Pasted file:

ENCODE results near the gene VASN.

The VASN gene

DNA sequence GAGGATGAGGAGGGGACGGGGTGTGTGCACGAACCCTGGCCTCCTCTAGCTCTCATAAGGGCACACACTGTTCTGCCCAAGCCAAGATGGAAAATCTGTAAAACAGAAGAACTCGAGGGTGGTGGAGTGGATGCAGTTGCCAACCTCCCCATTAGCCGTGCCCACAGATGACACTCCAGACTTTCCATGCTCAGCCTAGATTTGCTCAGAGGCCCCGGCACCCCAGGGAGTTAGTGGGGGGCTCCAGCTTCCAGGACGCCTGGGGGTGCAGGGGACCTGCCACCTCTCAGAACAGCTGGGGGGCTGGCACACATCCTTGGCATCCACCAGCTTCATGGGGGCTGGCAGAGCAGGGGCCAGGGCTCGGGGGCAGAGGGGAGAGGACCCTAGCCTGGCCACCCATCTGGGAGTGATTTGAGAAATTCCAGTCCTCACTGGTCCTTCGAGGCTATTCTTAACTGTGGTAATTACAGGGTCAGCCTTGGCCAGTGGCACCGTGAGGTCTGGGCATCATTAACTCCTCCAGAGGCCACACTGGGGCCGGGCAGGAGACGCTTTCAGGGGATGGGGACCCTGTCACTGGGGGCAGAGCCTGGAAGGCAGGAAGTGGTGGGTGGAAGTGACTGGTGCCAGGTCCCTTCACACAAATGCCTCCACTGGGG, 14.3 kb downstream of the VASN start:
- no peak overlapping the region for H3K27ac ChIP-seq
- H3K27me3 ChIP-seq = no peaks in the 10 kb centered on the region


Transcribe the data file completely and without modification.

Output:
ENCODE results near the gene VASN.

The VASN gene

DNA sequence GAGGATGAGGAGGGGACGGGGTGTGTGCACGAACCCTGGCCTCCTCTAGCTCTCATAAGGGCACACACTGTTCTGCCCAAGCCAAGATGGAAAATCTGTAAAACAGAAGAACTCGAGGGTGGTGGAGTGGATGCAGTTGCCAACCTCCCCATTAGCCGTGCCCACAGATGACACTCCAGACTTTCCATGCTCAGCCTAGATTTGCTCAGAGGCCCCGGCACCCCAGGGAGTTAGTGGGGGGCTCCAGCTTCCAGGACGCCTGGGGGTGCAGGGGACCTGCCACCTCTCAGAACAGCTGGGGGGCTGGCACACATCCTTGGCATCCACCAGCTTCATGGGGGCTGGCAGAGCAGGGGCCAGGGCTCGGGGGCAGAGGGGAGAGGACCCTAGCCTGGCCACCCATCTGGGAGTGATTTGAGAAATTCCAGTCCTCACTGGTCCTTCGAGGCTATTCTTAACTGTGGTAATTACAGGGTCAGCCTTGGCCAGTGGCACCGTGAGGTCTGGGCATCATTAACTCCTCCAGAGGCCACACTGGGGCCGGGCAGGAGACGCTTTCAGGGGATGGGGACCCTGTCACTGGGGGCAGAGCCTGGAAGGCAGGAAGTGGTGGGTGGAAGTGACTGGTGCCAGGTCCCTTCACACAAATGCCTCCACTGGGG, 14.3 kb downstream of the VASN start:
- no peak overlapping the region for H3K27ac ChIP-seq
- H3K27me3 ChIP-seq = no peaks in the 10 kb centered on the region